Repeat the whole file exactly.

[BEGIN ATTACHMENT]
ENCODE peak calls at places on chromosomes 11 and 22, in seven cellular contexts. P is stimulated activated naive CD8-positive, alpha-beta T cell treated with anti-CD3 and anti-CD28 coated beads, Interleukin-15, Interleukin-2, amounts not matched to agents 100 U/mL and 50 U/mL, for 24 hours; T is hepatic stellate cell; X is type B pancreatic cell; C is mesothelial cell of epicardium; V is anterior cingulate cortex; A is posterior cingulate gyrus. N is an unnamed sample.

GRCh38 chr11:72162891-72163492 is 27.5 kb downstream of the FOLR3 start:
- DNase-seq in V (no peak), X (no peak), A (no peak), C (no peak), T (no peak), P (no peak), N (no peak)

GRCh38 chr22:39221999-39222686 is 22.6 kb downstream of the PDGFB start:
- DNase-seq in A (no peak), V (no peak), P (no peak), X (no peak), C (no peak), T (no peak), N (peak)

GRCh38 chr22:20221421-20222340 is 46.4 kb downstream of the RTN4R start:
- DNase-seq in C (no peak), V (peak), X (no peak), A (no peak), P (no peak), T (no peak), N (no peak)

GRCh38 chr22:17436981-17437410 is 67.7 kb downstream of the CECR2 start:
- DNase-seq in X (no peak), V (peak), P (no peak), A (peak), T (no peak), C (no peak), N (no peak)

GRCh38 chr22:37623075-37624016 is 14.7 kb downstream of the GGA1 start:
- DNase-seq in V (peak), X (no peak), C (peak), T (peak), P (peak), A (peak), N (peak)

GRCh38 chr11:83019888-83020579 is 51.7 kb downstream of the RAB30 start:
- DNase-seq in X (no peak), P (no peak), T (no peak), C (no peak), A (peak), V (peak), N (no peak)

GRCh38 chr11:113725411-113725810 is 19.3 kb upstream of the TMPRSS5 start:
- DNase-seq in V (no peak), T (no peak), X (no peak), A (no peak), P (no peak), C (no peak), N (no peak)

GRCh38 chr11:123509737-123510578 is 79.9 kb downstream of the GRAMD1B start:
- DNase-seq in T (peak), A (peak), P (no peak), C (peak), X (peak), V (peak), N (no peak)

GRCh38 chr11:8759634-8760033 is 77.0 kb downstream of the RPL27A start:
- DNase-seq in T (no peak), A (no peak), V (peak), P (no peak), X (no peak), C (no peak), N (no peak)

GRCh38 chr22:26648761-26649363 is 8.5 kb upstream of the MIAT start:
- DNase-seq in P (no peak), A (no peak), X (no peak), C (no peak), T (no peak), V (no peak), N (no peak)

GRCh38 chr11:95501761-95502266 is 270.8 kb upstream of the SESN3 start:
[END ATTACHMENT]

ENCODE peak calls at places on chromosomes 11 and 22, in seven cellular contexts. P is stimulated activated naive CD8-positive, alpha-beta T cell treated with anti-CD3 and anti-CD28 coated beads, Interleukin-15, Interleukin-2, amounts not matched to agents 100 U/mL and 50 U/mL, for 24 hours; T is hepatic stellate cell; X is type B pancreatic cell; C is mesothelial cell of epicardium; V is anterior cingulate cortex; A is posterior cingulate gyrus. N is an unnamed sample.

GRCh38 chr11:72162891-72163492 is 27.5 kb downstream of the FOLR3 start:
- DNase-seq in V (no peak), X (no peak), A (no peak), C (no peak), T (no peak), P (no peak), N (no peak)

GRCh38 chr22:39221999-39222686 is 22.6 kb downstream of the PDGFB start:
- DNase-seq in A (no peak), V (no peak), P (no peak), X (no peak), C (no peak), T (no peak), N (peak)

GRCh38 chr22:20221421-20222340 is 46.4 kb downstream of the RTN4R start:
- DNase-seq in C (no peak), V (peak), X (no peak), A (no peak), P (no peak), T (no peak), N (no peak)

GRCh38 chr22:17436981-17437410 is 67.7 kb downstream of the CECR2 start:
- DNase-seq in X (no peak), V (peak), P (no peak), A (peak), T (no peak), C (no peak), N (no peak)

GRCh38 chr22:37623075-37624016 is 14.7 kb downstream of the GGA1 start:
- DNase-seq in V (peak), X (no peak), C (peak), T (peak), P (peak), A (peak), N (peak)

GRCh38 chr11:83019888-83020579 is 51.7 kb downstream of the RAB30 start:
- DNase-seq in X (no peak), P (no peak), T (no peak), C (no peak), A (peak), V (peak), N (no peak)

GRCh38 chr11:113725411-113725810 is 19.3 kb upstream of the TMPRSS5 start:
- DNase-seq in V (no peak), T (no peak), X (no peak), A (no peak), P (no peak), C (no peak), N (no peak)

GRCh38 chr11:123509737-123510578 is 79.9 kb downstream of the GRAMD1B start:
- DNase-seq in T (peak), A (peak), P (no peak), C (peak), X (peak), V (peak), N (no peak)

GRCh38 chr11:8759634-8760033 is 77.0 kb downstream of the RPL27A start:
- DNase-seq in T (no peak), A (no peak), V (peak), P (no peak), X (no peak), C (no peak), N (no peak)

GRCh38 chr22:26648761-26649363 is 8.5 kb upstream of the MIAT start:
- DNase-seq in P (no peak), A (no peak), X (no peak), C (no peak), T (no peak), V (no peak), N (no peak)

GRCh38 chr11:95501761-95502266 is 270.8 kb upstream of the SESN3 start: